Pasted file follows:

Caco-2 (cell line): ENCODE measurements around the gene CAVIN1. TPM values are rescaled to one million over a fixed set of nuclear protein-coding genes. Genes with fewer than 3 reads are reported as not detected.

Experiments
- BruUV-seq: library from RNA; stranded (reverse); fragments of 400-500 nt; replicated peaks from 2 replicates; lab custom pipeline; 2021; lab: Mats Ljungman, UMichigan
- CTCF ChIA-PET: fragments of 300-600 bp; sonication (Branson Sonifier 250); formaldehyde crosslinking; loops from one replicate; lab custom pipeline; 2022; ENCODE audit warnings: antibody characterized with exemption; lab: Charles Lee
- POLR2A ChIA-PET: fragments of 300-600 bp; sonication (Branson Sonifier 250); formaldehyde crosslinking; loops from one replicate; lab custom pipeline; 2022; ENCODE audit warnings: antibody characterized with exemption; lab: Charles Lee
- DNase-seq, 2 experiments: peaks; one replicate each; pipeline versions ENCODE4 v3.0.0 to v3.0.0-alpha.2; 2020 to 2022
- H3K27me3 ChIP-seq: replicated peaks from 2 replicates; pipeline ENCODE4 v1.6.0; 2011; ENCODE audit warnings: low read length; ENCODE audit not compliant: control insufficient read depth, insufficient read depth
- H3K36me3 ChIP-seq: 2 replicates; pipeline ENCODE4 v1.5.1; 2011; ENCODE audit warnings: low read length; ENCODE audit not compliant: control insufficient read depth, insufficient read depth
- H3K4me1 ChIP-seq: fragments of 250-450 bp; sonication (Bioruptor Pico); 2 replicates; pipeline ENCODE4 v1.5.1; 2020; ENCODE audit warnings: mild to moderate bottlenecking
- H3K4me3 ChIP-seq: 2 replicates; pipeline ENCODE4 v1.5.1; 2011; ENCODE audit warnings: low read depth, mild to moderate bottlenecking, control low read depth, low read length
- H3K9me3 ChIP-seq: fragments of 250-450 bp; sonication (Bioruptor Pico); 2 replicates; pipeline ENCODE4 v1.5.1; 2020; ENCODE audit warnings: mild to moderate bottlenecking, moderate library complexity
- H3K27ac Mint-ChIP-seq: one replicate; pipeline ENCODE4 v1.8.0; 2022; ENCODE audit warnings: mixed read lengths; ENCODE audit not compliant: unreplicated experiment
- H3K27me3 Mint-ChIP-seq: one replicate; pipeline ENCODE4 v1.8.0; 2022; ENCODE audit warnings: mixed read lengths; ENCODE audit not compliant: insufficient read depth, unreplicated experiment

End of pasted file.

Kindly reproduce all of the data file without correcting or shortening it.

Caco-2 (cell line): ENCODE measurements around the gene CAVIN1. TPM values are rescaled to one million over a fixed set of nuclear protein-coding genes. Genes with fewer than 3 reads are reported as not detected.

Experiments
- BruUV-seq: library from RNA; stranded (reverse); fragments of 400-500 nt; replicated peaks from 2 replicates; lab custom pipeline; 2021; lab: Mats Ljungman, UMichigan
- CTCF ChIA-PET: fragments of 300-600 bp; sonication (Branson Sonifier 250); formaldehyde crosslinking; loops from one replicate; lab custom pipeline; 2022; ENCODE audit warnings: antibody characterized with exemption; lab: Charles Lee
- POLR2A ChIA-PET: fragments of 300-600 bp; sonication (Branson Sonifier 250); formaldehyde crosslinking; loops from one replicate; lab custom pipeline; 2022; ENCODE audit warnings: antibody characterized with exemption; lab: Charles Lee
- DNase-seq, 2 experiments: peaks; one replicate each; pipeline versions ENCODE4 v3.0.0 to v3.0.0-alpha.2; 2020 to 2022
- H3K27me3 ChIP-seq: replicated peaks from 2 replicates; pipeline ENCODE4 v1.6.0; 2011; ENCODE audit warnings: low read length; ENCODE audit not compliant: control insufficient read depth, insufficient read depth
- H3K36me3 ChIP-seq: 2 replicates; pipeline ENCODE4 v1.5.1; 2011; ENCODE audit warnings: low read length; ENCODE audit not compliant: control insufficient read depth, insufficient read depth
- H3K4me1 ChIP-seq: fragments of 250-450 bp; sonication (Bioruptor Pico); 2 replicates; pipeline ENCODE4 v1.5.1; 2020; ENCODE audit warnings: mild to moderate bottlenecking
- H3K4me3 ChIP-seq: 2 replicates; pipeline ENCODE4 v1.5.1; 2011; ENCODE audit warnings: low read depth, mild to moderate bottlenecking, control low read depth, low read length
- H3K9me3 ChIP-seq: fragments of 250-450 bp; sonication (Bioruptor Pico); 2 replicates; pipeline ENCODE4 v1.5.1; 2020; ENCODE audit warnings: mild to moderate bottlenecking, moderate library complexity
- H3K27ac Mint-ChIP-seq: one replicate; pipeline ENCODE4 v1.8.0; 2022; ENCODE audit warnings: mixed read lengths; ENCODE audit not compliant: unreplicated experiment
- H3K27me3 Mint-ChIP-seq: one replicate; pipeline ENCODE4 v1.8.0; 2022; ENCODE audit warnings: mixed read lengths; ENCODE audit not compliant: insufficient read depth, unreplicated experiment